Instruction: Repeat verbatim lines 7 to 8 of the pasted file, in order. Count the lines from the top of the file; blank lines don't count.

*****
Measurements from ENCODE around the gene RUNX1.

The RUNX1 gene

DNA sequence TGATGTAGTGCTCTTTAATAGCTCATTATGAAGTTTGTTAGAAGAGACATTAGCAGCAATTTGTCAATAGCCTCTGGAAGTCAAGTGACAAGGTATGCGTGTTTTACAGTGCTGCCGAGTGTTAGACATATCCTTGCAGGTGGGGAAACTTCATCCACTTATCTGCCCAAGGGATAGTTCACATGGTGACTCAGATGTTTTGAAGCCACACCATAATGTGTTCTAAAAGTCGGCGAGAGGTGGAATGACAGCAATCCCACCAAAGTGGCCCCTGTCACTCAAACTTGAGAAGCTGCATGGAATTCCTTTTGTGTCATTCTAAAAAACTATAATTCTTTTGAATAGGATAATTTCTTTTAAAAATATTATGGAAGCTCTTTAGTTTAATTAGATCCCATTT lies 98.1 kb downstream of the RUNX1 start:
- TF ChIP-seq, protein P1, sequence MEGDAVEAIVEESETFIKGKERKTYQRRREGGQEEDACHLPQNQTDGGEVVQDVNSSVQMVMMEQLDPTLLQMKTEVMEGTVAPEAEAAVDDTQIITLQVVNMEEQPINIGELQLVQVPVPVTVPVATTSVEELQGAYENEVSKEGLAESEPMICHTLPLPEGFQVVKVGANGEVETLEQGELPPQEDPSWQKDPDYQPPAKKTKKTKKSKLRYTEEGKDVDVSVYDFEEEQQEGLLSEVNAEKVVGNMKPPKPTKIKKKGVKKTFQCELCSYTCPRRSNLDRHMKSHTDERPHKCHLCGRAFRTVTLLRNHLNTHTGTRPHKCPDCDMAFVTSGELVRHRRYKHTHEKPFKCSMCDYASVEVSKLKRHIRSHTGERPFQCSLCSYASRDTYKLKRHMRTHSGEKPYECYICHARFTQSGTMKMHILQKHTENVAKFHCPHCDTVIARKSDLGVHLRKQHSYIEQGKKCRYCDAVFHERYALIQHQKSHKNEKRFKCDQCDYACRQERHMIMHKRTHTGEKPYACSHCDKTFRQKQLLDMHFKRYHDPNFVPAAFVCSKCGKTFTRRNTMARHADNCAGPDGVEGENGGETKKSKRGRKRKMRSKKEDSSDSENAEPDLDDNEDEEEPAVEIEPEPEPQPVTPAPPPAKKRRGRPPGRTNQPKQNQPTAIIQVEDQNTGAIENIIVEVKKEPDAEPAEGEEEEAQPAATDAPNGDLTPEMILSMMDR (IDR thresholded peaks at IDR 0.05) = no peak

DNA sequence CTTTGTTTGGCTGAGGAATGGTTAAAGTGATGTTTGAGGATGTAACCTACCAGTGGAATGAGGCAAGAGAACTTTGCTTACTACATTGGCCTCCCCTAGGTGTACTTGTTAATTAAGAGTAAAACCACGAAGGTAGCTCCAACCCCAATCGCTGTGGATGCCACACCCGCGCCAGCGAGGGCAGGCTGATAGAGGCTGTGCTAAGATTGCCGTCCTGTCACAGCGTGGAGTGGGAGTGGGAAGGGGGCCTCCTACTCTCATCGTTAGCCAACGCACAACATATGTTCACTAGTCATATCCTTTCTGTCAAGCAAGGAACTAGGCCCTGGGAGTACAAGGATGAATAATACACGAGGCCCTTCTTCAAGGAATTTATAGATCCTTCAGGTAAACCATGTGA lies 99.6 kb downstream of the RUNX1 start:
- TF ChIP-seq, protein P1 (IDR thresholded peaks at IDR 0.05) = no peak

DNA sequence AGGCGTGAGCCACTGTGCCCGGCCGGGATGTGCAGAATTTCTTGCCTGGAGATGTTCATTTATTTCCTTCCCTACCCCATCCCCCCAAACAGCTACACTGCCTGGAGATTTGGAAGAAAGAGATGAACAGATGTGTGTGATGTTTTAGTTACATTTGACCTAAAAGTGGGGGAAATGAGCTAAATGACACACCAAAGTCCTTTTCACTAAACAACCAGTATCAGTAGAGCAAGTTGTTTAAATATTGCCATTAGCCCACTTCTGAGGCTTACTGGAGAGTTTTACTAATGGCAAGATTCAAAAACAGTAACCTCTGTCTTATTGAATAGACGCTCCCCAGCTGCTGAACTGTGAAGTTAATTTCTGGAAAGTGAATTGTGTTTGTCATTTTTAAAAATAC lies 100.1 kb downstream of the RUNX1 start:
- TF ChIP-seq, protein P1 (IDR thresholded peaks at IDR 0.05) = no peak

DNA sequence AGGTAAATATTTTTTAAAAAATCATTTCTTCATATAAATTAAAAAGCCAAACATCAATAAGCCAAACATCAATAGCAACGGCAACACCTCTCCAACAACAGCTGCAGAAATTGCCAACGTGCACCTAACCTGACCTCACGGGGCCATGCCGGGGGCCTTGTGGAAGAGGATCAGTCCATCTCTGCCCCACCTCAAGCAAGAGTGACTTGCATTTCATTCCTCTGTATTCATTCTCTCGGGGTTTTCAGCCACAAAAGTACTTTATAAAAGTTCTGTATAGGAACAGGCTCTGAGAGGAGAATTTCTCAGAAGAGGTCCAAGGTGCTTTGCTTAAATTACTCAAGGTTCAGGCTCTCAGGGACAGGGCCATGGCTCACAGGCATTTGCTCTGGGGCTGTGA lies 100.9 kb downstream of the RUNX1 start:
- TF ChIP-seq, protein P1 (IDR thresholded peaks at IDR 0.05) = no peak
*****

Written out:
DNA sequence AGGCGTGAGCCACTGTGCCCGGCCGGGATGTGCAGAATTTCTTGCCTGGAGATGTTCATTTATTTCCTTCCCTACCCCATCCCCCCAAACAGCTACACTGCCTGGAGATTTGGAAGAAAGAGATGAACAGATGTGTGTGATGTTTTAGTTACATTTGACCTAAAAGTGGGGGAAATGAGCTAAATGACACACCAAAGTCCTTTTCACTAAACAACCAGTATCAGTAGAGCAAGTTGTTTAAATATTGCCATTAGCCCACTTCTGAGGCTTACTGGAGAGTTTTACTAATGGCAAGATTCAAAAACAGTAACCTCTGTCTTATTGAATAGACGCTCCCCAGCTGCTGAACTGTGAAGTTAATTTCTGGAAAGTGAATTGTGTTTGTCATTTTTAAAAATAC lies 100.1 kb downstream of the RUNX1 start:
- TF ChIP-seq, protein P1 (IDR thresholded peaks at IDR 0.05) = no peak